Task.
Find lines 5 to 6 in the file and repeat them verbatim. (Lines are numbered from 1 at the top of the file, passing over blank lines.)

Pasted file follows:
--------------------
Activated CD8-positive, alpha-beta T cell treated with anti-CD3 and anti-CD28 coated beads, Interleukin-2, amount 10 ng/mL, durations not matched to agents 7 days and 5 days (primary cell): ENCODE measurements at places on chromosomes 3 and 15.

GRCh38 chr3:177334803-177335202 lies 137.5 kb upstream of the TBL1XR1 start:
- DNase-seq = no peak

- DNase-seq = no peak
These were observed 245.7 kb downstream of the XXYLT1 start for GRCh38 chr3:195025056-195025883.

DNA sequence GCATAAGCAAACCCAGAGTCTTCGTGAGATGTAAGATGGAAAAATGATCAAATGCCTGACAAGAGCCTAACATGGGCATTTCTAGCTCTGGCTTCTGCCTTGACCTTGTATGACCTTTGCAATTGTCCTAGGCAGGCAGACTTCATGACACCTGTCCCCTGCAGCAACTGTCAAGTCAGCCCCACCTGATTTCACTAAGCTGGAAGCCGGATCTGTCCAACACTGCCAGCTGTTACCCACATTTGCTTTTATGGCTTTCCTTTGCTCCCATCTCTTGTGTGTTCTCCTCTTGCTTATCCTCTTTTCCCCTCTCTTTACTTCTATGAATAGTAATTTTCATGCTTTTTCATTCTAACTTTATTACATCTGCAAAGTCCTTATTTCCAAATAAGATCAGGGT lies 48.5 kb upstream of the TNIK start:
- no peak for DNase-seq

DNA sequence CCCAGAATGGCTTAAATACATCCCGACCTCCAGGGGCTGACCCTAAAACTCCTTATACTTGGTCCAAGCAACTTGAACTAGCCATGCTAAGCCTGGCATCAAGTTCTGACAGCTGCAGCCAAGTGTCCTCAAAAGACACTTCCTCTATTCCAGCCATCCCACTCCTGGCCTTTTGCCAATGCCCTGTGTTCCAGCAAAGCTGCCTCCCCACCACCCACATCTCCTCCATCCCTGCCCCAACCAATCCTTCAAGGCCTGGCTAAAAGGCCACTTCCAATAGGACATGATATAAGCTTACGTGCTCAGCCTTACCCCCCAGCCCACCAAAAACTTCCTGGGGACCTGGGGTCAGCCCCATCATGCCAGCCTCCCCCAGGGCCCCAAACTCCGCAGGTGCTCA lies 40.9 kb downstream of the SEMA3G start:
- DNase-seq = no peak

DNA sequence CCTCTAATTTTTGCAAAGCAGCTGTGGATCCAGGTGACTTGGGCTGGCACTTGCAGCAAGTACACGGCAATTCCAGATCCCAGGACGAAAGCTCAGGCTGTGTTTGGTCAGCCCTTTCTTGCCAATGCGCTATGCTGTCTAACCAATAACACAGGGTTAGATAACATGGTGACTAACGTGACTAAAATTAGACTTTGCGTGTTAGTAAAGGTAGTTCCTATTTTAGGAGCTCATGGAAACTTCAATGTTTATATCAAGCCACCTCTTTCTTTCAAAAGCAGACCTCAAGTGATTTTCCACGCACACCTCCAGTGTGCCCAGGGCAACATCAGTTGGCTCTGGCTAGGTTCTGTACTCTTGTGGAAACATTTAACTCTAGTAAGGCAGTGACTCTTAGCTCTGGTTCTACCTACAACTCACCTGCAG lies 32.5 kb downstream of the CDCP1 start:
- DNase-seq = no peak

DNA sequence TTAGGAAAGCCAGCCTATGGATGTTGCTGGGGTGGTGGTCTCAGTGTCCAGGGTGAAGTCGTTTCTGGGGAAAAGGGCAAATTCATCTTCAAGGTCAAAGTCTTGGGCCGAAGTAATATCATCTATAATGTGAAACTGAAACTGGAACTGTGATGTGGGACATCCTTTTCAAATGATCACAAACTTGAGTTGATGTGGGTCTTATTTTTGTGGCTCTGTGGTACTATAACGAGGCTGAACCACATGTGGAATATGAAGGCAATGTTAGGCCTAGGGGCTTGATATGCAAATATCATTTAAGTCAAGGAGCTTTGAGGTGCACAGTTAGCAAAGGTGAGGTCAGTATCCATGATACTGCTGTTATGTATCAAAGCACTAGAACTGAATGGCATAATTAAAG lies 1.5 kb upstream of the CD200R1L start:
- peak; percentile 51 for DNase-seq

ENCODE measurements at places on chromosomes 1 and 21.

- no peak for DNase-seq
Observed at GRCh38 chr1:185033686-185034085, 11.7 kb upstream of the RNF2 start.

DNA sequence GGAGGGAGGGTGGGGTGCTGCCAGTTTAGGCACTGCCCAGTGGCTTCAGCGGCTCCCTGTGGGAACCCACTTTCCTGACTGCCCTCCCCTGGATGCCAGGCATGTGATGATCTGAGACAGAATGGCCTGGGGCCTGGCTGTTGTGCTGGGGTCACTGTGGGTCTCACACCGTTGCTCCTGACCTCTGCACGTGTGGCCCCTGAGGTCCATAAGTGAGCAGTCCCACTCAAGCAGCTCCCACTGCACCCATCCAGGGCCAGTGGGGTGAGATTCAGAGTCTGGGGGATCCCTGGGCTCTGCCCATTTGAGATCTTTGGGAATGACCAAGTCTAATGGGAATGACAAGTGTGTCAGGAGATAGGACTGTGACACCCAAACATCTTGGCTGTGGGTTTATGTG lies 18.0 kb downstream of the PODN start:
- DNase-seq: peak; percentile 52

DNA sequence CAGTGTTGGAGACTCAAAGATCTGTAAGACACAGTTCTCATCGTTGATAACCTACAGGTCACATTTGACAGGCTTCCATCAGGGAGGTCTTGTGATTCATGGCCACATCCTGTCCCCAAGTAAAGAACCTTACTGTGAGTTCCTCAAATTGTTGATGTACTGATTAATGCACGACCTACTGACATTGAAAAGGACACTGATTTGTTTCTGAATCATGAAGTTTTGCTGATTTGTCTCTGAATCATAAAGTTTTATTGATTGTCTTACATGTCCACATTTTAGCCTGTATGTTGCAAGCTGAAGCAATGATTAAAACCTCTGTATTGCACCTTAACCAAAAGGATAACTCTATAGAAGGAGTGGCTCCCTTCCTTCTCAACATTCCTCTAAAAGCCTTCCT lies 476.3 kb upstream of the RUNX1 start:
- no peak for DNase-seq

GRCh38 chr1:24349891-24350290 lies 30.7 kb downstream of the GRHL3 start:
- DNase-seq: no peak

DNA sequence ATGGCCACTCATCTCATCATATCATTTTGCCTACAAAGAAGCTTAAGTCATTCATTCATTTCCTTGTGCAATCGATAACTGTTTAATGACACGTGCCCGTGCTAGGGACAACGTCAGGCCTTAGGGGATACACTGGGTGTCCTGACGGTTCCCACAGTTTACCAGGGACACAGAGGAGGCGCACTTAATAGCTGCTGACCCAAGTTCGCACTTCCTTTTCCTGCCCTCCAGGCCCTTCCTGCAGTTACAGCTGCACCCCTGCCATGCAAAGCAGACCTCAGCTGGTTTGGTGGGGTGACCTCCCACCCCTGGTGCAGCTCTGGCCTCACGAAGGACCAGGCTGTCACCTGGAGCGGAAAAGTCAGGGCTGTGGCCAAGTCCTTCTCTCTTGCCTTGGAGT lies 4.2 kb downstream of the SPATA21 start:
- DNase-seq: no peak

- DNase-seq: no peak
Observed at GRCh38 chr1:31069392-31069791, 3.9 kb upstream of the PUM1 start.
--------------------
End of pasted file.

These were observed 245.7 kb downstream of the XXYLT1 start for GRCh38 chr3:195025056-195025883.

DNA sequence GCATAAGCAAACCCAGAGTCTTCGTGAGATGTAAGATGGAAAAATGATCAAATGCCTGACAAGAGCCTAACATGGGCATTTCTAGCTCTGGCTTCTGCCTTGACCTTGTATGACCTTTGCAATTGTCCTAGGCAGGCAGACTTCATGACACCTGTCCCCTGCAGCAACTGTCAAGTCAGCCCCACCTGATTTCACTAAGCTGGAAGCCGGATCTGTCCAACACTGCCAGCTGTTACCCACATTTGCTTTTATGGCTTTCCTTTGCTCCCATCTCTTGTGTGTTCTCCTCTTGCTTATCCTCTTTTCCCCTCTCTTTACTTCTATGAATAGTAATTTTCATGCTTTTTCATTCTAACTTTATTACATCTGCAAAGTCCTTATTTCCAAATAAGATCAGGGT lies 48.5 kb upstream of the TNIK start: